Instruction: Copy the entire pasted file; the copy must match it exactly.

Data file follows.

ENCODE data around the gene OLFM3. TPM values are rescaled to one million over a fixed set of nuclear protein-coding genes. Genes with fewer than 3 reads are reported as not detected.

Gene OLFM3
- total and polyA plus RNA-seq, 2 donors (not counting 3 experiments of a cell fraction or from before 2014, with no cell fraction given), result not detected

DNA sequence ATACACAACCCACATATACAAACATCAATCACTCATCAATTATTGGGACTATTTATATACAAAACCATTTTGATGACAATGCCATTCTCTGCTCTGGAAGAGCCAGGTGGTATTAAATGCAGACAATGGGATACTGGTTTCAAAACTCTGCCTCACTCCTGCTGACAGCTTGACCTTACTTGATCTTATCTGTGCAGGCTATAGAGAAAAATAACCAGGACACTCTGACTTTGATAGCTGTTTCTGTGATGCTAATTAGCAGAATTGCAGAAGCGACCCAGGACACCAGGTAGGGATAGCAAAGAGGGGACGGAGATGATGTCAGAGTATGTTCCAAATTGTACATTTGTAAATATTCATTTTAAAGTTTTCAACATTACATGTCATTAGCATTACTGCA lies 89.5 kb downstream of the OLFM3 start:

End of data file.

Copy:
ENCODE data around the gene OLFM3. TPM values are rescaled to one million over a fixed set of nuclear protein-coding genes. Genes with fewer than 3 reads are reported as not detected.

Gene OLFM3
- total and polyA plus RNA-seq, 2 donors (not counting 3 experiments of a cell fraction or from before 2014, with no cell fraction given), result not detected

DNA sequence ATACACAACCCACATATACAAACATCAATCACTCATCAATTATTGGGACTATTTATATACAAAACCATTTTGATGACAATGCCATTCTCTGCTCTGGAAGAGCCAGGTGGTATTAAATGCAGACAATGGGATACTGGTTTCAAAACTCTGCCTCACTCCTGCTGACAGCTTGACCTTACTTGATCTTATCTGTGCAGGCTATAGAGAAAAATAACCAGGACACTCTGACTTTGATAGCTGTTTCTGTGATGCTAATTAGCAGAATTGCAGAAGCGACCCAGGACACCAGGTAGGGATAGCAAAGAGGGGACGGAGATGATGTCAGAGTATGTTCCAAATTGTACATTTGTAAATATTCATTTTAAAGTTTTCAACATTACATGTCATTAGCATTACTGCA lies 89.5 kb downstream of the OLFM3 start: